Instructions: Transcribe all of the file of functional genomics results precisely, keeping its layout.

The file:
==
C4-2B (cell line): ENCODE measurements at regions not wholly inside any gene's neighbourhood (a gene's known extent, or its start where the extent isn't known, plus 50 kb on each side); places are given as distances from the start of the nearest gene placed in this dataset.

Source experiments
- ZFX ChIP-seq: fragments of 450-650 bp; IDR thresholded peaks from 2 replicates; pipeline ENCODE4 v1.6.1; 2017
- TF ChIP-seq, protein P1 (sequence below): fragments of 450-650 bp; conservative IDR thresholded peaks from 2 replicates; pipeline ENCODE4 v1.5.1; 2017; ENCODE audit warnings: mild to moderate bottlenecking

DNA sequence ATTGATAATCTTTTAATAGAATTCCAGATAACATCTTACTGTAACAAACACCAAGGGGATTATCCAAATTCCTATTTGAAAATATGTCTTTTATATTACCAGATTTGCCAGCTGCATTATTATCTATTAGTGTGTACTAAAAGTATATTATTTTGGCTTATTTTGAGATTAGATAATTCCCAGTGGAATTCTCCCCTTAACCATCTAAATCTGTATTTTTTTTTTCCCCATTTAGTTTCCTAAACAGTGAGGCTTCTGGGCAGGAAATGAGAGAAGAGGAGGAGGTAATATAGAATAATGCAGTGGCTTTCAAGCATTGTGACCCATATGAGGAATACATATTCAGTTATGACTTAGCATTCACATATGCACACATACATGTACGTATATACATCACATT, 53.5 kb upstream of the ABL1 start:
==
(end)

C4-2B (cell line): ENCODE measurements at regions not wholly inside any gene's neighbourhood (a gene's known extent, or its start where the extent isn't known, plus 50 kb on each side); places are given as distances from the start of the nearest gene placed in this dataset.

Source experiments
- ZFX ChIP-seq: fragments of 450-650 bp; IDR thresholded peaks from 2 replicates; pipeline ENCODE4 v1.6.1; 2017
- TF ChIP-seq, protein P1 (sequence below): fragments of 450-650 bp; conservative IDR thresholded peaks from 2 replicates; pipeline ENCODE4 v1.5.1; 2017; ENCODE audit warnings: mild to moderate bottlenecking

DNA sequence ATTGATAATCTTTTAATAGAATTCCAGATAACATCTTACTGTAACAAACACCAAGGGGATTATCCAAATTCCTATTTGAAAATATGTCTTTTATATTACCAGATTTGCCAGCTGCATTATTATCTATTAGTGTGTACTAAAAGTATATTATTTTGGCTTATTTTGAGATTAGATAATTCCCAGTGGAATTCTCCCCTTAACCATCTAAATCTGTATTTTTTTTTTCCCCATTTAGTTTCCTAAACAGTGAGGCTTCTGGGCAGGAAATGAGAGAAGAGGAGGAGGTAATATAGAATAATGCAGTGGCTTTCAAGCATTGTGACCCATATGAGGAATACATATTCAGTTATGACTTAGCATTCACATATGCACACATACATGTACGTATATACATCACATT, 53.5 kb upstream of the ABL1 start: